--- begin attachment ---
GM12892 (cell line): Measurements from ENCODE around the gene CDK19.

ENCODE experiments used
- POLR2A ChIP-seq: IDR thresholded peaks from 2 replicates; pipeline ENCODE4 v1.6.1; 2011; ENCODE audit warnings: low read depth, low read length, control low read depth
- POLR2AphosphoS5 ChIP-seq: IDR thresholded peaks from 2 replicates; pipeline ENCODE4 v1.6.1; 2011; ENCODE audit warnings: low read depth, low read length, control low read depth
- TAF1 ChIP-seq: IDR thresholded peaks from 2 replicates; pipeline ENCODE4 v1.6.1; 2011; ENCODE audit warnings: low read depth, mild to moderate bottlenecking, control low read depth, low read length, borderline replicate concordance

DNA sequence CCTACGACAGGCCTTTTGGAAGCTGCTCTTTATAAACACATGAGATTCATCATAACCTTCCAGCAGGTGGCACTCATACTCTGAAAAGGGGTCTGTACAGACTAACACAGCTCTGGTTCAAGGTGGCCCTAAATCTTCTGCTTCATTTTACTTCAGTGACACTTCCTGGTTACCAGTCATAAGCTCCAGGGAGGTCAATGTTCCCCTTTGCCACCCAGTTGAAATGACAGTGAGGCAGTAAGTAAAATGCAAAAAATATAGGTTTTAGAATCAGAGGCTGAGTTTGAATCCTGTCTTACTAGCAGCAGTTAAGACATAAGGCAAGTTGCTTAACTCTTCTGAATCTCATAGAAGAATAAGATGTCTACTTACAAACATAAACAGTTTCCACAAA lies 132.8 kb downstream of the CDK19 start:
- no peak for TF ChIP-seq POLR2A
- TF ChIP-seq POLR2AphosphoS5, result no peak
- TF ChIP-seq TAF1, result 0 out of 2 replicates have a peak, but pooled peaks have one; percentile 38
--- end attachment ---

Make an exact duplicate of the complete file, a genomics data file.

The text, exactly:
GM12892 (cell line): Measurements from ENCODE around the gene CDK19.

ENCODE experiments used
- POLR2A ChIP-seq: IDR thresholded peaks from 2 replicates; pipeline ENCODE4 v1.6.1; 2011; ENCODE audit warnings: low read depth, low read length, control low read depth
- POLR2AphosphoS5 ChIP-seq: IDR thresholded peaks from 2 replicates; pipeline ENCODE4 v1.6.1; 2011; ENCODE audit warnings: low read depth, low read length, control low read depth
- TAF1 ChIP-seq: IDR thresholded peaks from 2 replicates; pipeline ENCODE4 v1.6.1; 2011; ENCODE audit warnings: low read depth, mild to moderate bottlenecking, control low read depth, low read length, borderline replicate concordance

DNA sequence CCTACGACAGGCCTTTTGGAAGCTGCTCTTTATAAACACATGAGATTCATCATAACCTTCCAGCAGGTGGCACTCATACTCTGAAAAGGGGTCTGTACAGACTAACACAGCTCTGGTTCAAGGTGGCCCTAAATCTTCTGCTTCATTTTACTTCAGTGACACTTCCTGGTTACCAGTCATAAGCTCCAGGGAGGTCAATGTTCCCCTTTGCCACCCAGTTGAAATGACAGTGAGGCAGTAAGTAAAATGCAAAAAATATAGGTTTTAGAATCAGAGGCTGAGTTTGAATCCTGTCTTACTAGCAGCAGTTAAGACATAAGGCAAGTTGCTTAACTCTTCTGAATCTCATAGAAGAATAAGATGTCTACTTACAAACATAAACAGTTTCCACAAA lies 132.8 kb downstream of the CDK19 start:
- no peak for TF ChIP-seq POLR2A
- TF ChIP-seq POLR2AphosphoS5, result no peak
- TF ChIP-seq TAF1, result 0 out of 2 replicates have a peak, but pooled peaks have one; percentile 38